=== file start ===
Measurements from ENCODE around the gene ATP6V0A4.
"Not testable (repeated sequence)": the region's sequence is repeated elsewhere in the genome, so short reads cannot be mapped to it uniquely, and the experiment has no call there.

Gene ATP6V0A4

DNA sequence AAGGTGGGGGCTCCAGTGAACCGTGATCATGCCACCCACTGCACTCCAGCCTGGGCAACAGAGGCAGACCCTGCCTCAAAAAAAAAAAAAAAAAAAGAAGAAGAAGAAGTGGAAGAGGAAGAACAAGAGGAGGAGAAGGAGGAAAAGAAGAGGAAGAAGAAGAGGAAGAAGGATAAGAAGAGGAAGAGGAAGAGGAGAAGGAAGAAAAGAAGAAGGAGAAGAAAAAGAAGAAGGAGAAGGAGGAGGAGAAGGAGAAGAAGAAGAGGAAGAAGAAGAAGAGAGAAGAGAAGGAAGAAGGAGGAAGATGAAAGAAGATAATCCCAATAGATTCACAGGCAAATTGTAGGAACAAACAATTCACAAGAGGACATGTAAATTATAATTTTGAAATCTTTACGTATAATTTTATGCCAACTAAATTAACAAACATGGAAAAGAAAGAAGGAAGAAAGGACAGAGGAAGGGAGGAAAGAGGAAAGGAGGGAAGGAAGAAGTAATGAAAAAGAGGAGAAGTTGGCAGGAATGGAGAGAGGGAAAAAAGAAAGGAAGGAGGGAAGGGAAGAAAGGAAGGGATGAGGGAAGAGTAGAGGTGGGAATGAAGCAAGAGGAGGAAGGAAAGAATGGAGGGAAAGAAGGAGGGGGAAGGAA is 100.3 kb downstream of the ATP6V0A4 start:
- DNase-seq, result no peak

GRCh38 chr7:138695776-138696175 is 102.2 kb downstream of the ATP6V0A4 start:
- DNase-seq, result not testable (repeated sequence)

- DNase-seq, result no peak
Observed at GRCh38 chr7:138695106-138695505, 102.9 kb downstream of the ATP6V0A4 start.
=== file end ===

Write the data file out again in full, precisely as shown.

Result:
Measurements from ENCODE around the gene ATP6V0A4.
"Not testable (repeated sequence)": the region's sequence is repeated elsewhere in the genome, so short reads cannot be mapped to it uniquely, and the experiment has no call there.

Gene ATP6V0A4

DNA sequence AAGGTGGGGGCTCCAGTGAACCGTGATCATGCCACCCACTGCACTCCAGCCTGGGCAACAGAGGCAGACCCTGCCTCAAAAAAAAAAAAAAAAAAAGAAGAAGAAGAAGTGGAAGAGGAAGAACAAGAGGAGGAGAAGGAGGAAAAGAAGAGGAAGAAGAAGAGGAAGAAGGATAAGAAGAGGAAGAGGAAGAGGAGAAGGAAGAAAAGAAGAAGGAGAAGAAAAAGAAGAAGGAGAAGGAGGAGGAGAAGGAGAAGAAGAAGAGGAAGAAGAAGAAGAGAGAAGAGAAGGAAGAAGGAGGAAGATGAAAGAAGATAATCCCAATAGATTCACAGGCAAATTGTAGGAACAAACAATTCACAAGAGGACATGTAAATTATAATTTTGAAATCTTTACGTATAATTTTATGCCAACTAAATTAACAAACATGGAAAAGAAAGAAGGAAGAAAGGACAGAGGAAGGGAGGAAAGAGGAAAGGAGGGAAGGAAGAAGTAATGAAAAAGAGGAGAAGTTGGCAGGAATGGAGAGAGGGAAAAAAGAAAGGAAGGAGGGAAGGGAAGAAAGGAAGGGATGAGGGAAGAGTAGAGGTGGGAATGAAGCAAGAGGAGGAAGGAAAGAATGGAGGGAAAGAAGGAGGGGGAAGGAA is 100.3 kb downstream of the ATP6V0A4 start:
- DNase-seq, result no peak

GRCh38 chr7:138695776-138696175 is 102.2 kb downstream of the ATP6V0A4 start:
- DNase-seq, result not testable (repeated sequence)

- DNase-seq, result no peak
Observed at GRCh38 chr7:138695106-138695505, 102.9 kb downstream of the ATP6V0A4 start.